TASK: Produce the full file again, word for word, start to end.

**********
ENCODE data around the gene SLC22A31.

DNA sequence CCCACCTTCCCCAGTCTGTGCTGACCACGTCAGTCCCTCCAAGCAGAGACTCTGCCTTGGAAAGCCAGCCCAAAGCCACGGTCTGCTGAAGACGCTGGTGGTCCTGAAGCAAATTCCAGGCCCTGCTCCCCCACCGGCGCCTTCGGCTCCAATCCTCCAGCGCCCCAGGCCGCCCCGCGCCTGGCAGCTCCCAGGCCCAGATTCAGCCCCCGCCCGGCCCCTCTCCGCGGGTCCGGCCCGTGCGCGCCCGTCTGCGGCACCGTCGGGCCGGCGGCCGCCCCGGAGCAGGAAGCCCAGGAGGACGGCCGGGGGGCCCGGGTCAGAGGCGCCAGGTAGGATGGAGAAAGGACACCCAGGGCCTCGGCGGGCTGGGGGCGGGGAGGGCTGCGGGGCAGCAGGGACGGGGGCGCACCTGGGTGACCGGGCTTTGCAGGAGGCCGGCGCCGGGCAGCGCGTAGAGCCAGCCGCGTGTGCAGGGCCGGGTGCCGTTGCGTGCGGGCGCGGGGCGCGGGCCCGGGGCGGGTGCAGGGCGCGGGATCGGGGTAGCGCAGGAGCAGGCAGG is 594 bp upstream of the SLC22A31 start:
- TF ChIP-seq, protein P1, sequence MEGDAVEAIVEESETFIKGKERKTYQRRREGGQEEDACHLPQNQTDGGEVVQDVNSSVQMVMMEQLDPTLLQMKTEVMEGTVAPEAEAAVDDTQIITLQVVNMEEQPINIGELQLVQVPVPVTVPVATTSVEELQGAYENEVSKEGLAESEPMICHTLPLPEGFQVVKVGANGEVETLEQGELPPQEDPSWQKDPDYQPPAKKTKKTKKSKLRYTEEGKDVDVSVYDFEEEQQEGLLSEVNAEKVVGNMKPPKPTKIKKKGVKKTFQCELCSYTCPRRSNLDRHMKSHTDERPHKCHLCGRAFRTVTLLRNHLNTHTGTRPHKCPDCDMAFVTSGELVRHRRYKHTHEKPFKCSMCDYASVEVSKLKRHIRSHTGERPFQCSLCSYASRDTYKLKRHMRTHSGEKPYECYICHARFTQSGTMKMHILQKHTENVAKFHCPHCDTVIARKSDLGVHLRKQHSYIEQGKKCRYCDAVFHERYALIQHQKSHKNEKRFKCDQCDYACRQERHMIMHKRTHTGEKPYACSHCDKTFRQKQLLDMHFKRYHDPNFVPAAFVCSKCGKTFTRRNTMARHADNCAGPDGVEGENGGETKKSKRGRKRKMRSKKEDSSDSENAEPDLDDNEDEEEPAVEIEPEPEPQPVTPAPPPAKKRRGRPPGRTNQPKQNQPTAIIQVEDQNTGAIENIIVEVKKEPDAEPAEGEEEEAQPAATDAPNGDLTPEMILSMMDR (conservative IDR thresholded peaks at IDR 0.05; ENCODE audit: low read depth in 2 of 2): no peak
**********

ENCODE data around the gene SLC22A31.

DNA sequence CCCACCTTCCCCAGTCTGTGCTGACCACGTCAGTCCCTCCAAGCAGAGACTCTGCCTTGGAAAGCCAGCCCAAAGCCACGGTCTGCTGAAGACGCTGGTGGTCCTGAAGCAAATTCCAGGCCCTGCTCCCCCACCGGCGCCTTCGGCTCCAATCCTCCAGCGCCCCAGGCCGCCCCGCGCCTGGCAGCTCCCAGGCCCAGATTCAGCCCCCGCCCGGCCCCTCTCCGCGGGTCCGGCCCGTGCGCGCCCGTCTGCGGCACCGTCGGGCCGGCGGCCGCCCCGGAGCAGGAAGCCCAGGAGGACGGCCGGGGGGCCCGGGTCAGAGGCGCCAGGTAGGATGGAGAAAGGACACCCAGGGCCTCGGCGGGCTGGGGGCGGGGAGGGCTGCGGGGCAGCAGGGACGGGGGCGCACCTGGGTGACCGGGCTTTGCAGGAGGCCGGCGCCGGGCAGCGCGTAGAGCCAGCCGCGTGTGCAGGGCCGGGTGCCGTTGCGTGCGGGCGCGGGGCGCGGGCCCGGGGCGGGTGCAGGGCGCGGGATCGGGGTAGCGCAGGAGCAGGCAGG is 594 bp upstream of the SLC22A31 start:
- TF ChIP-seq, protein P1, sequence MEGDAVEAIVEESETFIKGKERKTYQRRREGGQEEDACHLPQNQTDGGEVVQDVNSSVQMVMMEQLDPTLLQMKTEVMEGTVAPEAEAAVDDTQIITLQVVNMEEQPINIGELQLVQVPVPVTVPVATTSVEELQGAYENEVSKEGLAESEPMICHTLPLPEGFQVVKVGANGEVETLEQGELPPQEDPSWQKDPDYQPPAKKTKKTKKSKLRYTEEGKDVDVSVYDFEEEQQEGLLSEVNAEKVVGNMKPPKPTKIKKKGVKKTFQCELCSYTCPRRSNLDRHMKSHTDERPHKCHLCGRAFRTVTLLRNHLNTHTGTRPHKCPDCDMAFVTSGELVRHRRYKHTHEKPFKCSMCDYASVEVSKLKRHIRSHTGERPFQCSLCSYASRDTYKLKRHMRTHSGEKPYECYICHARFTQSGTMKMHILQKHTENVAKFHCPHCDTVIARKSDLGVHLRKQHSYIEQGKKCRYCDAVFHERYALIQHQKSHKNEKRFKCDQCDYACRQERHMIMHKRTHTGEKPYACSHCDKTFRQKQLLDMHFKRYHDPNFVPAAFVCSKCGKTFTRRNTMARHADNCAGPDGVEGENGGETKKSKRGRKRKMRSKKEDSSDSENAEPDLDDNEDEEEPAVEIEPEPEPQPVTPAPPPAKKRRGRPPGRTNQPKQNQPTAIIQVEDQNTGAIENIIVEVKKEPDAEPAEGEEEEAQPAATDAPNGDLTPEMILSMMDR (conservative IDR thresholded peaks at IDR 0.05; ENCODE audit: low read depth in 2 of 2): no peak